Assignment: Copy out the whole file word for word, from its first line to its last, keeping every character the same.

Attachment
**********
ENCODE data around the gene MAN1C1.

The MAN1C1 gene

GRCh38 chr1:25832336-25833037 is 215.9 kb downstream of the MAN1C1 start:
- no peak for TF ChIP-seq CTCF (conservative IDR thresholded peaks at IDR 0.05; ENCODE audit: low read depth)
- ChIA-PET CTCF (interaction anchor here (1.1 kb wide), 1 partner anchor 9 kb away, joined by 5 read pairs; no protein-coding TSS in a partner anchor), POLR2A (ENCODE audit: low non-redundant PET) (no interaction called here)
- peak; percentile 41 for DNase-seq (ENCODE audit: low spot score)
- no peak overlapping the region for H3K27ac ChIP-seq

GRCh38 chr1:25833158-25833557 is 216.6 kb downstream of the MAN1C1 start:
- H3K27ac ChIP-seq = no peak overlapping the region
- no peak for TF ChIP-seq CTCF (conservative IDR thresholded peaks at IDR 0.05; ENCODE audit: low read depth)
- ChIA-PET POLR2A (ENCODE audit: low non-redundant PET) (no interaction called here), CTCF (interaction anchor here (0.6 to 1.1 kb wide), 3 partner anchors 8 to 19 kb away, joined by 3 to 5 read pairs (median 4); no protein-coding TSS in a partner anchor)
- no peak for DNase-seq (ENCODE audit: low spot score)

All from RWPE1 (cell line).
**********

ENCODE data around the gene MAN1C1.

The MAN1C1 gene

GRCh38 chr1:25832336-25833037 is 215.9 kb downstream of the MAN1C1 start:
- no peak for TF ChIP-seq CTCF (conservative IDR thresholded peaks at IDR 0.05; ENCODE audit: low read depth)
- ChIA-PET CTCF (interaction anchor here (1.1 kb wide), 1 partner anchor 9 kb away, joined by 5 read pairs; no protein-coding TSS in a partner anchor), POLR2A (ENCODE audit: low non-redundant PET) (no interaction called here)
- peak; percentile 41 for DNase-seq (ENCODE audit: low spot score)
- no peak overlapping the region for H3K27ac ChIP-seq

GRCh38 chr1:25833158-25833557 is 216.6 kb downstream of the MAN1C1 start:
- H3K27ac ChIP-seq = no peak overlapping the region
- no peak for TF ChIP-seq CTCF (conservative IDR thresholded peaks at IDR 0.05; ENCODE audit: low read depth)
- ChIA-PET POLR2A (ENCODE audit: low non-redundant PET) (no interaction called here), CTCF (interaction anchor here (0.6 to 1.1 kb wide), 3 partner anchors 8 to 19 kb away, joined by 3 to 5 read pairs (median 4); no protein-coding TSS in a partner anchor)
- no peak for DNase-seq (ENCODE audit: low spot score)

All from RWPE1 (cell line).